Having exposed myself to several anonymous novels in my sordid past, I was able to compare Nabokov’s work to those lesser authors. Although everyone’s definition of pornography differs, there does seem to me an obvious difference that goes beyond the question of style or intent. A sex novel relies on a building of intensity, leading the reader from tame necking to pneumatic exercises over the course of a few pages, then rebuilding and doing it again, and again. Nabokov starts intensely and keeps the pressure high until the actual culmination over nearly 200 pages. It takes a strong libido to maintain an interest that long, even for a fast reader like myself.

I’m glad I finally read Lolita, and I expect that you will see more comments on Nabokov in this space. ( )
  engelcox | Nov 3, 2020 |
I’m not even sure where to start. Yes, it’s a masterpiece. No, it’s far from an “easy read.” And having read this novel just once, I suspect that I am barely qualified to offer any kind of critical assessment of it. Therefore, I won’t even attempt to analyze this beguiling and curious work of literary art. I will simply share with you some questions I have:

Humbert Humbert is clearly insane. Eloquent, educated, and witty, yet also lascivious, deluded, and pitiful. How does Nabokov manage to make this most unreliable of narrators (we never even learn his “true” name) so sympathetic?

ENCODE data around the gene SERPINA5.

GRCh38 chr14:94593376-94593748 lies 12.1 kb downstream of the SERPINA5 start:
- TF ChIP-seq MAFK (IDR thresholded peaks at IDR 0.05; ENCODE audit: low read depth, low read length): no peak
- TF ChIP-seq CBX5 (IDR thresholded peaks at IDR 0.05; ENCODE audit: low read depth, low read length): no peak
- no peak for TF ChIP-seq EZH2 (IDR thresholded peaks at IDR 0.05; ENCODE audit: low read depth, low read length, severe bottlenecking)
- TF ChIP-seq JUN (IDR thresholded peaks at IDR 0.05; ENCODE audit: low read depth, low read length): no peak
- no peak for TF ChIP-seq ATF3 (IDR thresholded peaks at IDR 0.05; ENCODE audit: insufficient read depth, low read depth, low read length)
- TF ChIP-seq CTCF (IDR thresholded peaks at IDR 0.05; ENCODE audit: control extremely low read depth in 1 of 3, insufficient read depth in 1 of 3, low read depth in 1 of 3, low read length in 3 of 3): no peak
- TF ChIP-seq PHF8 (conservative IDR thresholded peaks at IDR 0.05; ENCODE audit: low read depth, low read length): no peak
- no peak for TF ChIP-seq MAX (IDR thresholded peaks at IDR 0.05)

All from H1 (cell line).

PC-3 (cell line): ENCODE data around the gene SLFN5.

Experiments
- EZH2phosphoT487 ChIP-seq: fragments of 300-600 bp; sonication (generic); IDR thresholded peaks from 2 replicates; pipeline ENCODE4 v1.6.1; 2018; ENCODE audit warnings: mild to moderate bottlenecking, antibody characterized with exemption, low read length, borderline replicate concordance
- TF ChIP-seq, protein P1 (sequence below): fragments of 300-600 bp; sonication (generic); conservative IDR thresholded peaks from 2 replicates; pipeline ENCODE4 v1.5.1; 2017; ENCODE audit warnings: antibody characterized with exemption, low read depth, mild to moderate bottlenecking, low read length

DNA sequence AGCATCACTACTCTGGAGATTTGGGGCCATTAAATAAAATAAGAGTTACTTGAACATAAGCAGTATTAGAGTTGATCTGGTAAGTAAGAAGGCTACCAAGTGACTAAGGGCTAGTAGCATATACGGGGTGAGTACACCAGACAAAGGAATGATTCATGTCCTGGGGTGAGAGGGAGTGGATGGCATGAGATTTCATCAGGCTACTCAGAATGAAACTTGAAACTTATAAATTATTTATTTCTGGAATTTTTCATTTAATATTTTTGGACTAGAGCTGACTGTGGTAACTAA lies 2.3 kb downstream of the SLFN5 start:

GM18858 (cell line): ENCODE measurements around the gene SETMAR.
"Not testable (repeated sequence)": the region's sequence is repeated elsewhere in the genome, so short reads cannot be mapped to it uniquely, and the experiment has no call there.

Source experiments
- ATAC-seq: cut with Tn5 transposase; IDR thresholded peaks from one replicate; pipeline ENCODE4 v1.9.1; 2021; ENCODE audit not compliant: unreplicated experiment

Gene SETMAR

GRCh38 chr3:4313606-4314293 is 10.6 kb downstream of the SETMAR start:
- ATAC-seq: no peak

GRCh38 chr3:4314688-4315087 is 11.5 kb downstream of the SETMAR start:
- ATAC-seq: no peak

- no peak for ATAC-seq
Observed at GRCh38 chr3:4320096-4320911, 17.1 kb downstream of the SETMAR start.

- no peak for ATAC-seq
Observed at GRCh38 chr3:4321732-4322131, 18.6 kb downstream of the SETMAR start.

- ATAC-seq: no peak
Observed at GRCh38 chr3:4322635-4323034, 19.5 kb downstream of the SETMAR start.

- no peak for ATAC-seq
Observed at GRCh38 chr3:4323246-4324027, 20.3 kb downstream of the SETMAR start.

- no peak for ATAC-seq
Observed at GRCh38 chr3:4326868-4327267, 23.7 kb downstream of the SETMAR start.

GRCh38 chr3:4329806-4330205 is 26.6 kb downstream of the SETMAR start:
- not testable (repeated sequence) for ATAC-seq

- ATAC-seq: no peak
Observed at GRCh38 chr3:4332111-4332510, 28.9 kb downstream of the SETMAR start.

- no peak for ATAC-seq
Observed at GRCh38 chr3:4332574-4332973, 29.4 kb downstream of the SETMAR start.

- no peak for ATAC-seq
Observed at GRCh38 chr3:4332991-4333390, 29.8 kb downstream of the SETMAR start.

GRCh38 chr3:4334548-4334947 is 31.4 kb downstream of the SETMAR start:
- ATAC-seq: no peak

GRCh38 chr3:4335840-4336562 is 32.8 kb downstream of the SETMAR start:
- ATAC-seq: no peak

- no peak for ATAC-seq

Is Clare Quilty real? (I mean, within the parameters of the novel—I know all of these characters are fictional…) Or is he simply a product of Humbert’s fertile imagination? Did Humbert invent his own doppelgänger?

Is Lolita one of the first postmodern novels? Its awareness of itself as a narrative and its Möbius strip structure lead me to suspect that it is.

Intriguing, fascinating, frustrating, and peculiar, Lolita is a novel I will need to read again. But not anytime soon. ( )
  jimrgill | Oct 29, 2018 |
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» Add other authors (1 possible)

Author nameRoleType of authorWork?Status
Nabokov, VladimirAuthorprimary authorall editionsconfirmed
Appel, AlfredEditormain authorall editionsconfirmed
Nabokov, Vladimirmain authorall editionsconfirmed
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Presents the degeneration which results from a middle-aged professor's desperate obsession with a precocious, callous teenager whose mother he marries just to be near the young girl.